“People are more aware of one off risks now,” says Ibec chief economist Ger Brady. “We went through 20 or 30 years without any major risks materialising. A lot of people stopped thinking about them. The risks were always there but we got to forget about them for a few decades. Companies are looking at how to structure supply chains in future” [13].

And the future looks different.

“There has been a great focus on tracking and trackability,” says Dr Eoin Plant-O’Toole, associate professor in logistics and supply chain management at Edinburgh Napier University. “Information flow is key for effective supply chain decision-making and having that information flow integrated into internal systems” [14].

To better manage that flow, Pepsi has turned to digitalisation and AI. “We use artificial intelligence-enabled ocean shipment tracking to give our teams real-time visibility of shipments and predicted arrival times for both inbound raw materials and outbound finished goods to protect supply, enhance service and mitigate both cost and risk,” says Pankaj Agarwal, supply chain vice-president, PepsiCo Ireland [15].

“This means our teams now have earlier, better information on shipment arrivals. It’s a huge step forward from having to estimate what vessels were north or south of Suez during the blockage two years ago when we needed to quickly assess supply impact.”

Meanwhile, with climate change an ever-growing concern, it’s not just geopolitical factors that must be considered but environmental ones too. Dr Heletjé van Staden, assistant professor of management in the supply chain management area at UCD College of Business, says that a potential solution that pairs environmental responsibility with tracking, inventory and manufacturing decisions is synchro modality [16].

Synchro modality is an emerging transportation policy that uses smart algorithms and the physical internet to dynamically make transport mode decisions to ship inventory between source and destination.

“Mathematical models and data analyses have shown that such policies can reduce emissions, costs and improve reliability,” van Staden says. Though difficulties emerge when one considers  the implementation. “They require collaboration between shippers and transport providers to work, also meaning changing working culture and obtaining buy-in from end users.”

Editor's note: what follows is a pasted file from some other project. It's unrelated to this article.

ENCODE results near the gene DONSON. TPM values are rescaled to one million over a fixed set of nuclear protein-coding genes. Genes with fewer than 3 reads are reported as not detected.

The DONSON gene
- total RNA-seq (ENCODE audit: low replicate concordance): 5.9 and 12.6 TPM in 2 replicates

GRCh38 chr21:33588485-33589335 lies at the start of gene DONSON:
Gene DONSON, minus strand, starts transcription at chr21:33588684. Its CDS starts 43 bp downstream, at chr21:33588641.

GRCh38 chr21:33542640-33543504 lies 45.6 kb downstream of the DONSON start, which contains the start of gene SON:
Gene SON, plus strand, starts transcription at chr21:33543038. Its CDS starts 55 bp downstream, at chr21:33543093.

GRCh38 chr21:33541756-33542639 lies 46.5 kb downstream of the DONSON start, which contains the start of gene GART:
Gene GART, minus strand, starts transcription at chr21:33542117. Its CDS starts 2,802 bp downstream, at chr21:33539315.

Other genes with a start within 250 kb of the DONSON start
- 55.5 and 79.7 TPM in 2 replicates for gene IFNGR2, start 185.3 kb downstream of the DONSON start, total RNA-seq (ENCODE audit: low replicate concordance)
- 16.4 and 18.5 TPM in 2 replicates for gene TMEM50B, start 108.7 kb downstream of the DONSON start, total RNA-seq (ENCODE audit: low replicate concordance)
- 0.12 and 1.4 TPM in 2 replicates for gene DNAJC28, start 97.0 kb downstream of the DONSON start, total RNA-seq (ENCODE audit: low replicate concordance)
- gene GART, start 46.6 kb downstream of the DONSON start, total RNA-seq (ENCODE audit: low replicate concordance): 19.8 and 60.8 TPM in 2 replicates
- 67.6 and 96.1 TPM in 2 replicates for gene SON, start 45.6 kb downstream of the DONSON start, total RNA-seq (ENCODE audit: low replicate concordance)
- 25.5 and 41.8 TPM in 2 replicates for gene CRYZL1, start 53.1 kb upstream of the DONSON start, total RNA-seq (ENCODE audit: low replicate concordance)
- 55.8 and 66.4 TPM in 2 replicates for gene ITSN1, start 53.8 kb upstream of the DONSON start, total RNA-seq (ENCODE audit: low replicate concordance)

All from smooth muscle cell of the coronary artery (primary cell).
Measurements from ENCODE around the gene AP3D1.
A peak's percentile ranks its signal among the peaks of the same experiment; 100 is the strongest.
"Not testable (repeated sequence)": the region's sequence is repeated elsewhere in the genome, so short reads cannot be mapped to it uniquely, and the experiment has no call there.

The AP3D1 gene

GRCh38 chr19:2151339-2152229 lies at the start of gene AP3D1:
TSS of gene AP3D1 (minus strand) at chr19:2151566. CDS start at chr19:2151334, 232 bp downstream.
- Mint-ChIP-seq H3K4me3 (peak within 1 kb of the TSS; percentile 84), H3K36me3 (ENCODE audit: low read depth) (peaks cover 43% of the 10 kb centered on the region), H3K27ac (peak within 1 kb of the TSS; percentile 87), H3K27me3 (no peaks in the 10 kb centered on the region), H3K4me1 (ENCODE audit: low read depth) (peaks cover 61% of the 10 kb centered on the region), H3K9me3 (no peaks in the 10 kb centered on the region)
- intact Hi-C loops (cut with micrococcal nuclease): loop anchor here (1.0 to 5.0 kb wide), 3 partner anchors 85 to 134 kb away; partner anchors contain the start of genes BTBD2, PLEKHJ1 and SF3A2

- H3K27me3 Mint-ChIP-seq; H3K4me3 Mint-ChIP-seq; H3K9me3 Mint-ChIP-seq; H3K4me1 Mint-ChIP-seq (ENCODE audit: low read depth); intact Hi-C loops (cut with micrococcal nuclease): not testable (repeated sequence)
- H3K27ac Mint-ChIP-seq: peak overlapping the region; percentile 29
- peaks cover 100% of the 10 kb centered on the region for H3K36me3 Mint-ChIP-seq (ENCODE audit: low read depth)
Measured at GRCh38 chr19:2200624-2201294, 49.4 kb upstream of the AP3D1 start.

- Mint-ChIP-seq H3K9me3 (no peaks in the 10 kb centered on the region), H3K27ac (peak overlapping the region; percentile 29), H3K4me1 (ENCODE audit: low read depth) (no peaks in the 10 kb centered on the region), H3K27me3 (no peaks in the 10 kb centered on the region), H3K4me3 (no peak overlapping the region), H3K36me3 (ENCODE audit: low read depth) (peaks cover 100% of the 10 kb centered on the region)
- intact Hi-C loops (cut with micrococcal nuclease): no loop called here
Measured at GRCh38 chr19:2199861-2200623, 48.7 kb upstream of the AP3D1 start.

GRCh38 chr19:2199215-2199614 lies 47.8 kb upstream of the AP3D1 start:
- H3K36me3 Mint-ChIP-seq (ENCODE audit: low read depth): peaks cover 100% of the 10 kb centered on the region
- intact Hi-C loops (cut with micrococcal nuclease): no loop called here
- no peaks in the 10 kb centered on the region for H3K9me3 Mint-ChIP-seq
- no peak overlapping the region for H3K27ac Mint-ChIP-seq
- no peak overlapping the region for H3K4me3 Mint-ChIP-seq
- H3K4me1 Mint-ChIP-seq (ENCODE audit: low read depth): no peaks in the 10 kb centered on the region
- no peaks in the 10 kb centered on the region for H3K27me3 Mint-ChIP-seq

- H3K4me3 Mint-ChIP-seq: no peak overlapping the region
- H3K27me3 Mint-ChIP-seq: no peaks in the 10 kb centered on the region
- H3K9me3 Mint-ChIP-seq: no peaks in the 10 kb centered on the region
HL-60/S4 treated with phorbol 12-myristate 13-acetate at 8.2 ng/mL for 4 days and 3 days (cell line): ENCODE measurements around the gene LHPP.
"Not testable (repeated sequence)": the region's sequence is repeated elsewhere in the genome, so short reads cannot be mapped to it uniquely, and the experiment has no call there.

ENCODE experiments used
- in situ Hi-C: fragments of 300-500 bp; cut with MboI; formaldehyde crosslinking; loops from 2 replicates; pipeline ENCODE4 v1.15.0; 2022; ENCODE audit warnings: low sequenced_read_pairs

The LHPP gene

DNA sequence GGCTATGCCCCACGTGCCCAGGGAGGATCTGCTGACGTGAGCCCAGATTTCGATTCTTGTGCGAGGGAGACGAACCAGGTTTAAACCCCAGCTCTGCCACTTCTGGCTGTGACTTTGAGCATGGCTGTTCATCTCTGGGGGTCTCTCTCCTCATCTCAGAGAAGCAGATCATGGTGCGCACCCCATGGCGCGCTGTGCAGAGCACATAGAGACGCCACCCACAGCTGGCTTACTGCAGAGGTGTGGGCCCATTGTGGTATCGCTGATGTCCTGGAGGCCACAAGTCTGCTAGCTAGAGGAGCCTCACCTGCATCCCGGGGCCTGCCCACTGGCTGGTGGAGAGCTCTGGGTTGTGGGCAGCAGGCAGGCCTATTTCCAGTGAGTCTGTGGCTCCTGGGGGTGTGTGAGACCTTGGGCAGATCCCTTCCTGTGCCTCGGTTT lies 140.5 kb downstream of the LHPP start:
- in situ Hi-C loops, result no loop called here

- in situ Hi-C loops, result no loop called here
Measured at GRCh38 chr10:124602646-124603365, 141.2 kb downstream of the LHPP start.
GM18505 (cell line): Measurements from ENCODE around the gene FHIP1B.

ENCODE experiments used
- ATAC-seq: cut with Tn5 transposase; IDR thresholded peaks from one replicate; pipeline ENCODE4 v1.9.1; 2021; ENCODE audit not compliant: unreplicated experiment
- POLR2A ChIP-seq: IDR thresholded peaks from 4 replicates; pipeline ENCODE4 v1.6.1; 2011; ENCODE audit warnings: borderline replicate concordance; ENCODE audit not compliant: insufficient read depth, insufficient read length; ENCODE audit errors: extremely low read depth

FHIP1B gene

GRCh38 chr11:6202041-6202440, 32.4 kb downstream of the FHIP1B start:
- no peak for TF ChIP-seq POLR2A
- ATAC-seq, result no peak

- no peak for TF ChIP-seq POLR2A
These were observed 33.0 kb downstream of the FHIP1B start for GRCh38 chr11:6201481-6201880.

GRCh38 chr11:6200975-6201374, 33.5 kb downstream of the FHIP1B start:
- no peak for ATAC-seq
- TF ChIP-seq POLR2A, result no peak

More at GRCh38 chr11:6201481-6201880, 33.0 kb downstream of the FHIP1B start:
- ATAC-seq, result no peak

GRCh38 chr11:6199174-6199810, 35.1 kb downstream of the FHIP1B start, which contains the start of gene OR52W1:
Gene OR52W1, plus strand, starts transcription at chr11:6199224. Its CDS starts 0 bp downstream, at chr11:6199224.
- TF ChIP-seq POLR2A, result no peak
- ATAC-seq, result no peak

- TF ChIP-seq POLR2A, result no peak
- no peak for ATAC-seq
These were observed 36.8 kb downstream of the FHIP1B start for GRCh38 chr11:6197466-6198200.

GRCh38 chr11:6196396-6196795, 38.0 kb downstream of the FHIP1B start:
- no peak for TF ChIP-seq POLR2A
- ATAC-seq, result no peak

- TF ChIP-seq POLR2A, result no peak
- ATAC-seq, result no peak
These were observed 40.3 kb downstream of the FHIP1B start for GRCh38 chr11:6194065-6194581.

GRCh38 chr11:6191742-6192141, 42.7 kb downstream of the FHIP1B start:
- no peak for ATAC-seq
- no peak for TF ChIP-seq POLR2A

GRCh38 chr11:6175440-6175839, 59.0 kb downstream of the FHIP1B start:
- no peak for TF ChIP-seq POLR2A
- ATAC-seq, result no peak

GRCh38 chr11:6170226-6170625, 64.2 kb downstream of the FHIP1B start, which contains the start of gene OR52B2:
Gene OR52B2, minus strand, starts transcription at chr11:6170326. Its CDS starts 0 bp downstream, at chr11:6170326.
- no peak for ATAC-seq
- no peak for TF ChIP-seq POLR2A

In other words, another oil tanker needs to pull a one-eighty.

The fragility of global supply chains

Recent attacks by Houthi militants on commercial vessels in the Red Sea expose the fragility of existing global supply chains. On the back of the pandemic, Russia’s invasion of Ukraine, and the bizarre circumstances of the Ever Given incident, all in the space of a few years, it’s clear that long-established routes and processes can no longer be relied on. Complacency set in through years of relative smooth sailing, and now it’s coming back to bite.

As well as the obvious setbacks of delays and potential price spikes from any businesses not willing to swallow the rising costs themselves, the impact will likely be felt in inflation. Given the serious damage inflation is already reaping, no one wants the problem inflamed any further.

Between nearshoring, inventory regionalisation strategies, a broadening of suppliers, and more technological advances like smart tracking with AI and synchro modality, businesses are changing the way they approach their supply chains. Lessons have been learnt, but implementing change takes a long time.

The oil tanker is turning. Here’s hoping it can do so fully before another bus arrives.


Van Hooft, Paul, et al. “Vulnerabilities of Supply Chains and Transport Routes.” Worlds of Access or Absence: Supply Security and Maritime Security in an Era of Intense Geopolitical Competition, Hague Centre for Strategic Studies, 2023, pp. 51–60. JSTOR.